Before dying of natural causes at age 94 on January 27th, Pete Seeger “helped millions understand the world better and stress peaceful resolution,” says Dan Efram (Tractor Beama president, the producer of Call It Democracy and an upcoming Elephant 6 documentary, and the Apples in Stereo’s manager). Efram has started a petition for a Pete Seeger memorial on the National Mall in Washington, D.C to help ensure future generations know his importance.
“Pete Seeger’s life had a profound impact on millions,” Efram writes. “He had a deep belief in being able to change the world through song. His idealism, fierce independence and courage should be honored, treasured and used as an inspiration for generations to come…His efforts through his music and through the Clearwater Foundation brought people together and helped to educate over 20,000 New York City kids each year about the Hudson River, the environment and treating each other with respect.” Join Jim James and Andrew Bird in signing the petition to remember Seeger with a memorial in Washington.
The petition is one of many ways “Seeger’s children” are remembering him. Greenburgh, New York Town Supervisor Paul Feiner is proposing the NY State Legislature rename the currently-under-construction replacement for the Tappan Zee Bridge after Seeger, many followers remembered the singing activist on social media (below) and the Grammy Museum and Woody Guthrie Center have redesigned a fundraiser Seeger was set to perform at into a tribute to him. The February 22 ceremony at New York’s Symphony Space, retitled “How Can I Keep from Singing,” will still recognize Pete Seeger with the inaugural Woody Guthrie Prize, as planned before Pete’s passing. Nora Guthrie explains, “The only thing I know for certain is that Pete would want us to gather together and make some music. The power of song, as he constantly reminded us, can take us through everything that life, and death, throws at us. On Feb. 22, we won’t take a moment of silence to remember him. We will take all the moments to sing — as loudly and with as many harmonies as we can muster.” Arlo Guthrie, Tony Trischka and special guests to be announced will pay tribute to Pete at the event with all proceeds benefitting the Woody Guthrie Center in Tulsa, Oklahoma.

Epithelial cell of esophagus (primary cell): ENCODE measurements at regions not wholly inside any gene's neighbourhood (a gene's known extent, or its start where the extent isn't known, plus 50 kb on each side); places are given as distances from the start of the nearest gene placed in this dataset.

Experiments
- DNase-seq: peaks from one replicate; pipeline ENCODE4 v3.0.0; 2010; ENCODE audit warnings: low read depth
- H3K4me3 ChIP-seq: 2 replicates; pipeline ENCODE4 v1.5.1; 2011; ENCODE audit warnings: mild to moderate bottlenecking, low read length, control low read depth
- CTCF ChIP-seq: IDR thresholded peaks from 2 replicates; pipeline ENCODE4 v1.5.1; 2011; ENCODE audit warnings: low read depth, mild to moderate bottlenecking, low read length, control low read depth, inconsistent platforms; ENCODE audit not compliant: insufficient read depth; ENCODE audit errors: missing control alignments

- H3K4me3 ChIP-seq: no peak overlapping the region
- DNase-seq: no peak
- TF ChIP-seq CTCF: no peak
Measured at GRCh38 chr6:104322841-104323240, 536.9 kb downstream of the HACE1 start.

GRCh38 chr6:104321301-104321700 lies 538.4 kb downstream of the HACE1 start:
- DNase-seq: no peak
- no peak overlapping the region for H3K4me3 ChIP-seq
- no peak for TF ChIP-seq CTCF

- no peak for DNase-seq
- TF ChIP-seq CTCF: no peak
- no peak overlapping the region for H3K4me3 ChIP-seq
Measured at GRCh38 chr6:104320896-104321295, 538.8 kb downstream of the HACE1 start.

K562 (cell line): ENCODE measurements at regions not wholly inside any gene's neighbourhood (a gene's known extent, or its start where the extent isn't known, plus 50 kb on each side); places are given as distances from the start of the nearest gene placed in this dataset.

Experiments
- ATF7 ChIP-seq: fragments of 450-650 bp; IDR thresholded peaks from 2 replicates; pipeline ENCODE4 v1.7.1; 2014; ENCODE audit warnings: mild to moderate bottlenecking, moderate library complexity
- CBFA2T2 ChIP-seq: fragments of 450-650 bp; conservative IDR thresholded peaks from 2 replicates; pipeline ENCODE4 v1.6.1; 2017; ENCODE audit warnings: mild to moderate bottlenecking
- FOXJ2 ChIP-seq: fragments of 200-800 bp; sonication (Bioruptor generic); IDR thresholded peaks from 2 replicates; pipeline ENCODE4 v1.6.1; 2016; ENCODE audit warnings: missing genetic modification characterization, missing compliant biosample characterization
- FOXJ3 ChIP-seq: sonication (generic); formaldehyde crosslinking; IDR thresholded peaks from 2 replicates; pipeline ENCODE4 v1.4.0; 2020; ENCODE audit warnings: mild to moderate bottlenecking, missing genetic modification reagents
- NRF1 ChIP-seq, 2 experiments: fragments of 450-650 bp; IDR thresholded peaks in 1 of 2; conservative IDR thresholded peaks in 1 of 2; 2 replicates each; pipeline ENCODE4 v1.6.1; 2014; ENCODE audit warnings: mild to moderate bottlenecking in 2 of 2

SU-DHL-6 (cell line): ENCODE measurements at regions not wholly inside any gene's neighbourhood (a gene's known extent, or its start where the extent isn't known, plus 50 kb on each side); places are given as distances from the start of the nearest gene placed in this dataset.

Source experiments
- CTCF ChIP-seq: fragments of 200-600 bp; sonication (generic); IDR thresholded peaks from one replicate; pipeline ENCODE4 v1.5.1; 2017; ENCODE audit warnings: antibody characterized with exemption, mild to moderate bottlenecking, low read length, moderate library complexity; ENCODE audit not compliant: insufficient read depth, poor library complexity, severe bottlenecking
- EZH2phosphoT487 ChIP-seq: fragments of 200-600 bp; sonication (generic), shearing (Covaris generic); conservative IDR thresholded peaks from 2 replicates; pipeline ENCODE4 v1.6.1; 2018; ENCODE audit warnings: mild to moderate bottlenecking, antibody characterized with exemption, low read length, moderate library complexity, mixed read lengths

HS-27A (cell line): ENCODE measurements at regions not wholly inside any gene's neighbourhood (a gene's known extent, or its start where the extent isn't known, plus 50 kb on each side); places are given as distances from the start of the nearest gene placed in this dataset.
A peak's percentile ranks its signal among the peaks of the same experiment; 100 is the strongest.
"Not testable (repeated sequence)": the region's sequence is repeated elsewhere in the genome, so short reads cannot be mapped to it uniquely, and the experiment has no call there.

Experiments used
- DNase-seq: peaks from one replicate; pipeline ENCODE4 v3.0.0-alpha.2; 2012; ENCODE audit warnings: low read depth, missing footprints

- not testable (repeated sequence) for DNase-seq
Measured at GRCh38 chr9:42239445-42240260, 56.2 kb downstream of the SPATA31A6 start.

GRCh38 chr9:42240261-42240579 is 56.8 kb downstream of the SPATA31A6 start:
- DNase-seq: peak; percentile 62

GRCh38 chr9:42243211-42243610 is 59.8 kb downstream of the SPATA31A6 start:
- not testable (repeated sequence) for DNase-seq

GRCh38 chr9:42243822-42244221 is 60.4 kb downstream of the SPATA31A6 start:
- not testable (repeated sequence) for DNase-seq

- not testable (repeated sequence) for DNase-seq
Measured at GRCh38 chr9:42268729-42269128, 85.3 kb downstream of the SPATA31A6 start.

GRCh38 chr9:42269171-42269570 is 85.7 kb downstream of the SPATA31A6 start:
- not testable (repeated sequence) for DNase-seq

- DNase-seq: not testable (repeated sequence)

President Obama released the following statement regarding Pete’s passing:
“Once called “America’s tuning fork,” Pete Seeger believed deeply in the power of song. But more importantly, he believed in the power of community – to stand up for what’s right, speak out against what’s wrong, and move this country closer to the America he knew we could be. Over the years, Pete used his voice – and his hammer – to strike blows for worker’s rights and civil rights; world peace and environmental conservation. And he always invited us to sing along. For reminding us where we come from and showing us where we need to go, we will always be grateful to Pete Seeger. Michelle and I send our thoughts and prayers to Pete’s family and all those who loved him.”
Pete’s final performance was a surprise appearance at Farm Aid last September and “he was chopping wood 10 days [before his death], according to his grandson, Kitama Cahill-Jackson. Even more remarkably, a fan who wrote Seeger received a reply in the mail from Pete the day after his passing (Pete wrote in the margin of the original letter, shown below):